[...More Info...]      
[...Related Items...]



picture info

Warsaw
Warsaw (/ˈwɔːrsɔː/ WOR-saw; Polish: Warszawa [varˈʂava] (About this soundlisten); see also other names) is the capital and largest city of Poland. The metropolis stands on the Vistula River in east-central Poland and its population is officially estimated at 1.78 million residents within a greater metropolitan area of 3.1 million residents, which makes Warsaw the 8th most-populous capital city in the European Union. The city limits cover 516.9 square kilometres (199.6 sq mi), while the metropolitan area covers 6,100.43 square kilometres (2,355.39 sq mi). Warsaw is an alpha global city, a major international tourist destination, and a significant cultural, political and economic hub
[...More Info...]      
[...Related Items...]



picture info

Crosswalk
A pedestrian crossing (British English) or crosswalk (American English) is a place designated for pedestrians to cross a road. Crosswalks are designed to keep pedestrians together where they can be seen by motorists, and where they can cross most safely across the flow of vehicular traffic. In Europe, the Zebra crossing is a common kind of crossing facility. The wording pedestrian crossing is used in some international treaties on road traffic and road signs, such as the Vienna Convention on Road Traffic and the Vienna Convention on Road Signs and Signals. Marked pedestrian crossings are often found at intersections, but may also be at other points on busy roads that would otherwise be too unsafe to cross without assistance due to vehicle numbers, speed or road widths
[...More Info...]      
[...Related Items...]



picture info

Tricycles
A tricycle, often abbreviated to trike, is a human-powered (or gravity-powered) three-wheeled vehicle. Some tricycles, such as cycle rickshaws (for passenger transport) and freight trikes, are used for commercial purposes, especially in the developing world, particularly Africa and Asia. In the West, adult-sized tricycles are used primarily for recreation, shopping, and exercise. Tricycles are favoured by children and senior adults for their apparent stability versus a bicycle; however a conventional trike has poor dynamic lateral stability, and the rider must take care when cornering to avoid tipping the trike over
[...More Info...]      
[...Related Items...]



picture info

Slope
In mathematics, the slope or gradient of a line is a number that describes both the direction and the steepness of the line. Slope is often denoted by the letter m; there is no clear answer to the question why the letter m is used for slope, but it might be from the "m for multiple" in the equation of a straight line "y = mx + b" or "y = mx + c". Slope is calculated by finding the ratio of the "vertical change" to the "horizontal change" between (any) two distinct points on a line. Sometimes the ratio is expressed as a quotient ("rise over run"), giving the same number for every two distinct points on the same line. A line that is decreasing has a negative "rise". The line may be practical - as set by a road surveyor, or in a diagram that models a road or a roof either as a description or as a plan. The steepness, incline, or grade of a line is measured by the absolute value of the slope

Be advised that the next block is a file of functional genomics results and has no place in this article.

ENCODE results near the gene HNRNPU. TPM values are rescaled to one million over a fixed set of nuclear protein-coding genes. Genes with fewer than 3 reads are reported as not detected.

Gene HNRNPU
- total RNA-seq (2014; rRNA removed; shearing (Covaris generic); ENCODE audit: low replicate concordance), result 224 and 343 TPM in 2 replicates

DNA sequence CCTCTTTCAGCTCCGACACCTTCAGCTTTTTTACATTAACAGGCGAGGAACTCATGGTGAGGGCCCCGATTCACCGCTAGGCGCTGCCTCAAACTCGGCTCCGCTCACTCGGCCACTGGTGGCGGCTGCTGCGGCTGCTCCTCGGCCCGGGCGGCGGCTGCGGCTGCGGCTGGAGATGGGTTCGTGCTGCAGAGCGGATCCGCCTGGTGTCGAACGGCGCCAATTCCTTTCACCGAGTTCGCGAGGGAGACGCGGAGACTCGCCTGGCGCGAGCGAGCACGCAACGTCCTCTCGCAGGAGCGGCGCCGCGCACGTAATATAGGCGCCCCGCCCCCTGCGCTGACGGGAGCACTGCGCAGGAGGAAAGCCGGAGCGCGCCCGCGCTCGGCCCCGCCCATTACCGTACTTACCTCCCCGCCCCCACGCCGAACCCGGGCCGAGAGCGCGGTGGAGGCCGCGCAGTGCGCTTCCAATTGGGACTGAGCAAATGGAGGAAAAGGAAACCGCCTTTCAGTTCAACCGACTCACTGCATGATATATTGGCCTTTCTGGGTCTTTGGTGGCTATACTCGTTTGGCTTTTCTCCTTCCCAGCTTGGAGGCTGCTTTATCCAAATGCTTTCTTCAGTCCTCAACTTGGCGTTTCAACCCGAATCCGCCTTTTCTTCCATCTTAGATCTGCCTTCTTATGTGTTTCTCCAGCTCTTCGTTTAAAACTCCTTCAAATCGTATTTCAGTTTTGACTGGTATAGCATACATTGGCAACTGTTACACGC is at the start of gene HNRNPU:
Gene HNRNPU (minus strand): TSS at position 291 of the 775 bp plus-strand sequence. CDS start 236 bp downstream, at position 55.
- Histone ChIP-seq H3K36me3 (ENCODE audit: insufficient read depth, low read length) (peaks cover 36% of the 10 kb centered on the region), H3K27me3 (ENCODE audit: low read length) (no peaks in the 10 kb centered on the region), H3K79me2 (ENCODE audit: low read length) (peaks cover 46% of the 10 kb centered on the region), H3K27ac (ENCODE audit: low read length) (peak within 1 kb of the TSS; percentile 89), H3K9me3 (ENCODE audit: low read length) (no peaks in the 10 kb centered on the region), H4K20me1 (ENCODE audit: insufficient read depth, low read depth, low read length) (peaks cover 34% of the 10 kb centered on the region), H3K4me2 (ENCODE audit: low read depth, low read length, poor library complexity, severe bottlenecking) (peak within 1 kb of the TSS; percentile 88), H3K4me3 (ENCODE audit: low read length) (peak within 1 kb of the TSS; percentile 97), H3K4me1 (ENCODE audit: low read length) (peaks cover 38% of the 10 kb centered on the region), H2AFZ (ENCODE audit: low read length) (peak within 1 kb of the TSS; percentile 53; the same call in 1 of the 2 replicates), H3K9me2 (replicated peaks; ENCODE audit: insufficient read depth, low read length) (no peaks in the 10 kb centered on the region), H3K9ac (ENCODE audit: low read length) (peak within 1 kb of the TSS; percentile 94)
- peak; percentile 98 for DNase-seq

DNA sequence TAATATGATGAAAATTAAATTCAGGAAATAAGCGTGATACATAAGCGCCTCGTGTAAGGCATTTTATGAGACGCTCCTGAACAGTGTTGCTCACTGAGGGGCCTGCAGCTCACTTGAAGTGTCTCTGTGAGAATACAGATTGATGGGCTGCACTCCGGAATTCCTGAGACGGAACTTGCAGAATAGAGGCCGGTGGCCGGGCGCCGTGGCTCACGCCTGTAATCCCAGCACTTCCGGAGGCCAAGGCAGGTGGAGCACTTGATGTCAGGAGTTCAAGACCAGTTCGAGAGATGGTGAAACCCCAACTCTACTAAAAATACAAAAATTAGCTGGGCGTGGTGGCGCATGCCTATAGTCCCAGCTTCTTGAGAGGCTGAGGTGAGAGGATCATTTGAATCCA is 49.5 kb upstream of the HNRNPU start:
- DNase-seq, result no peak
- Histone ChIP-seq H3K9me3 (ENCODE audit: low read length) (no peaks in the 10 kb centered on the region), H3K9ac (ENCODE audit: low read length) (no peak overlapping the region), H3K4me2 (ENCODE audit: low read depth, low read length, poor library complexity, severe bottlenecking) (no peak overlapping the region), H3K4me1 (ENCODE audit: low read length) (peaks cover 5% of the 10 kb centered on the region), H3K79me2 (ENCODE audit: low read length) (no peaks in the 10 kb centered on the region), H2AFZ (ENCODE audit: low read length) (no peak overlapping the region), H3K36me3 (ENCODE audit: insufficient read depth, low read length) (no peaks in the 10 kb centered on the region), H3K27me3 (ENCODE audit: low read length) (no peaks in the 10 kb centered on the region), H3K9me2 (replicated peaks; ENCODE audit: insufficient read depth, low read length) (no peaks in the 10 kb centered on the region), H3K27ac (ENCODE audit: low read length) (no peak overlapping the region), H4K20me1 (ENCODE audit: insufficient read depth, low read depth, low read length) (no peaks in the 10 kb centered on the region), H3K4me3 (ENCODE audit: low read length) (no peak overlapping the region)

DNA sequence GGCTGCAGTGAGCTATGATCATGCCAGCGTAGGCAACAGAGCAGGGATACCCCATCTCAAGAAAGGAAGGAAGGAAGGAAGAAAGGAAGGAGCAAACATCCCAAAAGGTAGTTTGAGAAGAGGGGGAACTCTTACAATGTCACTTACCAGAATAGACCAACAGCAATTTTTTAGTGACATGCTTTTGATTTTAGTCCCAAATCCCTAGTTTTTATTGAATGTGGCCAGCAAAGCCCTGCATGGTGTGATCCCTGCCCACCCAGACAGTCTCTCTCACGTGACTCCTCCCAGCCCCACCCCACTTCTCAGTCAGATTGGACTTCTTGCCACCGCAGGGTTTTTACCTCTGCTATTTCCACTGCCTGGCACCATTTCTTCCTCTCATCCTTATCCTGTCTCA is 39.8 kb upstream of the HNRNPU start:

[...More Info...]      
[...Related Items...]



picture info

Concrete
Concrete is a composite material composed of fine and coarse aggregate bonded together with a fluid cement (cement paste) that hardens over time. Most concretes used are lime-based concretes such as Portland cement concrete or concretes made with other hydraulic cements, such as calcium aluminate cements. However, asphalt concrete, which is frequently used for road surfaces, is also a type of concrete, where the cement material is bitumen, and polymer concretes are sometimes used where the cementing material is a polymer. When aggregate is mixed together with dry Portland cement and water, the mixture forms a fluid slurry that is easily poured and molded into shape
[...More Info...]      
[...Related Items...]